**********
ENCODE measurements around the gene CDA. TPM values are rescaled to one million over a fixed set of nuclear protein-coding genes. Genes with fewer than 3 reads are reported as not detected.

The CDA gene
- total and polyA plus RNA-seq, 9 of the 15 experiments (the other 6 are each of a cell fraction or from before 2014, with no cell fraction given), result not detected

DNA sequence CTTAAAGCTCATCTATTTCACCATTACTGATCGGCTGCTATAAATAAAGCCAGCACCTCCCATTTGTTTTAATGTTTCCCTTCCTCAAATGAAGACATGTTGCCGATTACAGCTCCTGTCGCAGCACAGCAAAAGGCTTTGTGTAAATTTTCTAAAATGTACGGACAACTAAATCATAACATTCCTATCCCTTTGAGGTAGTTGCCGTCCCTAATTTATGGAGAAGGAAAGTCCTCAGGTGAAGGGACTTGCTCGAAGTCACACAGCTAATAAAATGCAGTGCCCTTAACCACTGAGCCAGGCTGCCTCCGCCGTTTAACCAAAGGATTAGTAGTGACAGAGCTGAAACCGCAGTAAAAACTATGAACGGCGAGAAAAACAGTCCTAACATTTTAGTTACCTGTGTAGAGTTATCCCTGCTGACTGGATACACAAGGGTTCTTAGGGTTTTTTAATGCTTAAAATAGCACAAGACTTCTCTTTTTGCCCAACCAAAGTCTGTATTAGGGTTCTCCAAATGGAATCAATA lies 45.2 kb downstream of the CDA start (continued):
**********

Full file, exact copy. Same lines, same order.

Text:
ENCODE measurements around the gene CDA. TPM values are rescaled to one million over a fixed set of nuclear protein-coding genes. Genes with fewer than 3 reads are reported as not detected.

The CDA gene
- total and polyA plus RNA-seq, 9 of the 15 experiments (the other 6 are each of a cell fraction or from before 2014, with no cell fraction given), result not detected

DNA sequence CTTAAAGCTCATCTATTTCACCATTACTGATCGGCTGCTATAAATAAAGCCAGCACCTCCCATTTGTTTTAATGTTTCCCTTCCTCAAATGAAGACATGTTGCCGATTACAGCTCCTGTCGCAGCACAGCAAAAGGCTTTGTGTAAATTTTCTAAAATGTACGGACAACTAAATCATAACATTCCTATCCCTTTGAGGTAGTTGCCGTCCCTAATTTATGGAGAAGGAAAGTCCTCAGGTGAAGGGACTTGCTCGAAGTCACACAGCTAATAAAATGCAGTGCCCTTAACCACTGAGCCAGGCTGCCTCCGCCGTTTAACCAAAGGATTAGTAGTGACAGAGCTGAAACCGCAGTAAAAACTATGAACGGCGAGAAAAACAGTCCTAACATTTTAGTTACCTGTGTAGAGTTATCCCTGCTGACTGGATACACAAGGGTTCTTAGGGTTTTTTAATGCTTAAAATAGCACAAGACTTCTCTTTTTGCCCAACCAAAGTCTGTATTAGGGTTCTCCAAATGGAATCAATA lies 45.2 kb downstream of the CDA start (continued):